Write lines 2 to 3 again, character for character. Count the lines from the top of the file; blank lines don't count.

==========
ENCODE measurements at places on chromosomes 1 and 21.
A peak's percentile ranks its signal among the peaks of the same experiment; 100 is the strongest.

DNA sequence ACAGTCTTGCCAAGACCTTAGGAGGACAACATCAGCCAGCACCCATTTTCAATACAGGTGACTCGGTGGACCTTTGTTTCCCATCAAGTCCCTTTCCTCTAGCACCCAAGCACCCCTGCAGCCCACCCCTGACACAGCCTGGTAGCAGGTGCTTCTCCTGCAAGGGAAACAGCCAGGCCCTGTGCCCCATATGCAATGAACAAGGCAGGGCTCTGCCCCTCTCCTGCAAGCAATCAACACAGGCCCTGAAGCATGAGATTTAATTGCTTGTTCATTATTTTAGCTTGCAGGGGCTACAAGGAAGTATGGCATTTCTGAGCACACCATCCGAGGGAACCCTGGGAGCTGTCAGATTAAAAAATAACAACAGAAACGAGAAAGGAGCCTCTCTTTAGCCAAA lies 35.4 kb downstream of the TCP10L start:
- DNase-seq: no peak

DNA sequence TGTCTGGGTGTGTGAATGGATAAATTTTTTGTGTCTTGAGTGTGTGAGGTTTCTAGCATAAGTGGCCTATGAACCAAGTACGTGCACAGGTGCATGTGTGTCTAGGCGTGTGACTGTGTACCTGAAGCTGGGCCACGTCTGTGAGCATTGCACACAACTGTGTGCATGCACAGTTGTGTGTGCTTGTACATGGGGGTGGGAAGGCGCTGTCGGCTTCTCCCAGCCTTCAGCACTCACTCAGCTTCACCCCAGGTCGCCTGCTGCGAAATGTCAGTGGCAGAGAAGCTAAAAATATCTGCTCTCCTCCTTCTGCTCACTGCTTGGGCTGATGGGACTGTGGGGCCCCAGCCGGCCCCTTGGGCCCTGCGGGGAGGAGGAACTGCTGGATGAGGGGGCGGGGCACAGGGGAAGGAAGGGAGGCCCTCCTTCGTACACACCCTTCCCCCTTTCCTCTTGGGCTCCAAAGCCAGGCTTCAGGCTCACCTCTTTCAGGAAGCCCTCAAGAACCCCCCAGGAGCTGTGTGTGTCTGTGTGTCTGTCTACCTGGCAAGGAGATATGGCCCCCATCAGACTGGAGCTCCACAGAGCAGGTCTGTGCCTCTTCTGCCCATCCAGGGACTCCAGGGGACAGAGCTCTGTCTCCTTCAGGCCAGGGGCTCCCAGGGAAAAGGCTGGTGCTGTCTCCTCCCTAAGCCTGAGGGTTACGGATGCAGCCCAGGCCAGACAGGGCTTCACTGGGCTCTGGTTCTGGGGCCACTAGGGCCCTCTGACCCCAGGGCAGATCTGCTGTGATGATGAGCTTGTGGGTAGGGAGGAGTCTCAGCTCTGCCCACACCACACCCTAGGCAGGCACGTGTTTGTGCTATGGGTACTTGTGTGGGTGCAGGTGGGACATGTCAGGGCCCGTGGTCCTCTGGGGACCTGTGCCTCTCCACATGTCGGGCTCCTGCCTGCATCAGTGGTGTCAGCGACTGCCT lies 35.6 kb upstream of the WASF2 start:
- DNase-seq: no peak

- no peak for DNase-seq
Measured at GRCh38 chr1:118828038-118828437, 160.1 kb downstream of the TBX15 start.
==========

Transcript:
A peak's percentile ranks its signal among the peaks of the same experiment; 100 is the strongest.

DNA sequence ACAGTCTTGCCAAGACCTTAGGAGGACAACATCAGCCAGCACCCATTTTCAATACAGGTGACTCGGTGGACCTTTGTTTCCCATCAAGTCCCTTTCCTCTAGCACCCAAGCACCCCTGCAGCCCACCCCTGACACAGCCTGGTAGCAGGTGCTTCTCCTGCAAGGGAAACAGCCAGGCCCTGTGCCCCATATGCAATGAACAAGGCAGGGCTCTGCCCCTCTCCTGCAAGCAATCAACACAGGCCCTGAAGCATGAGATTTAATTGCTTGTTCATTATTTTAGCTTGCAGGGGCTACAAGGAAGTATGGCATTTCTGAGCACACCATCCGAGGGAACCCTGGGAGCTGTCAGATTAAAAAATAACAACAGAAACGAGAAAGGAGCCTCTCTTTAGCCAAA lies 35.4 kb downstream of the TCP10L start: